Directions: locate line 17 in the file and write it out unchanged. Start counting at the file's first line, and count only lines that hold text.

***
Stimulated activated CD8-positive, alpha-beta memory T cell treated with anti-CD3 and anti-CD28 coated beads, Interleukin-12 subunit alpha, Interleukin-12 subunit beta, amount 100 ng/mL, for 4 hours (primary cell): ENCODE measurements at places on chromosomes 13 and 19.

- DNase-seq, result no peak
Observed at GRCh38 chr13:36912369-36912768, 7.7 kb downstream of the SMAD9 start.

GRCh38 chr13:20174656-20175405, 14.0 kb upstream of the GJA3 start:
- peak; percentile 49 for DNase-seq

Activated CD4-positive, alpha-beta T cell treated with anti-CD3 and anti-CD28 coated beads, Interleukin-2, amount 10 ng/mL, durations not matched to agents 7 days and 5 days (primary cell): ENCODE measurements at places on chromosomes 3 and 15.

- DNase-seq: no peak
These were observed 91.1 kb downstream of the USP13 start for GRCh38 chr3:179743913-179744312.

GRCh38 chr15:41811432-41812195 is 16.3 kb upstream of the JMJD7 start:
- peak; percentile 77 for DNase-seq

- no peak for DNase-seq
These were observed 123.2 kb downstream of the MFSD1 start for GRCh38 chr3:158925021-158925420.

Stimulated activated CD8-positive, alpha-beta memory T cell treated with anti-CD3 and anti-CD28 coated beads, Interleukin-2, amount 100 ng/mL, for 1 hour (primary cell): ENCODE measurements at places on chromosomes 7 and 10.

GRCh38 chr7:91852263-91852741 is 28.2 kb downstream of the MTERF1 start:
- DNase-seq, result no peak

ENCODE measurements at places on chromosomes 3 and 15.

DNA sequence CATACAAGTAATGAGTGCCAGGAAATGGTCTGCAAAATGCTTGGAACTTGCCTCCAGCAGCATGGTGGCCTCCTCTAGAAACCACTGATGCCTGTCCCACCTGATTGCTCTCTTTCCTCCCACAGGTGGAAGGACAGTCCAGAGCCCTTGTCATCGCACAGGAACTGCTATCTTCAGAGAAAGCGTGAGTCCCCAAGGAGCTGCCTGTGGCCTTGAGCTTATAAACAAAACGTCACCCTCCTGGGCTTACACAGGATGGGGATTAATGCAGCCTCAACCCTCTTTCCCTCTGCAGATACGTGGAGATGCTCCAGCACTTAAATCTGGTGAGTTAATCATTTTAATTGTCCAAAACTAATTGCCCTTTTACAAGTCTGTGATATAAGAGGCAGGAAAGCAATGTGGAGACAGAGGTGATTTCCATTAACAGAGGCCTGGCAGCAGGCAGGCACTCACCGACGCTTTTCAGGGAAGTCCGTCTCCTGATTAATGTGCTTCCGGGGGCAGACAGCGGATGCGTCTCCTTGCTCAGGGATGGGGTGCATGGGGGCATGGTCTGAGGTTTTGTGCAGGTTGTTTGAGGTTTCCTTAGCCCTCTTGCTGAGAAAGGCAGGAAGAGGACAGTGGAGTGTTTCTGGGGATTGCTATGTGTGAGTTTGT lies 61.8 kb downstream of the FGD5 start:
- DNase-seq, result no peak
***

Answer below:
DNA sequence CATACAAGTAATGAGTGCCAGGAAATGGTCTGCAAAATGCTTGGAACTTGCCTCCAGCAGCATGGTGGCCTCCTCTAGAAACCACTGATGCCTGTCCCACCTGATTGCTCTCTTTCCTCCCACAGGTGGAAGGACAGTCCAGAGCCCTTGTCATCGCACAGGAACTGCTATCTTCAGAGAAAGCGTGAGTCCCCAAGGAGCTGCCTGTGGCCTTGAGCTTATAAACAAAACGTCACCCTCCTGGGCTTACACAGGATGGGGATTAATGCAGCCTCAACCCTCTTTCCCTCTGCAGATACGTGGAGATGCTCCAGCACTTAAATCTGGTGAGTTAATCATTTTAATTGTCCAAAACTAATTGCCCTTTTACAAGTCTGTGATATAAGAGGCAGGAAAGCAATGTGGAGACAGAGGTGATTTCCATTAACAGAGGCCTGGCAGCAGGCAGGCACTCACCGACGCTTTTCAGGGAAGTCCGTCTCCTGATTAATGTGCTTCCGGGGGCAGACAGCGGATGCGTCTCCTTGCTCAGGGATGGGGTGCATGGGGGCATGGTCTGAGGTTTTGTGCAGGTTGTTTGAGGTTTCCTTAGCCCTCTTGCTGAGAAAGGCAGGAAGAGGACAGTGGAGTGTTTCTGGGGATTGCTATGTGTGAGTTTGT lies 61.8 kb downstream of the FGD5 start: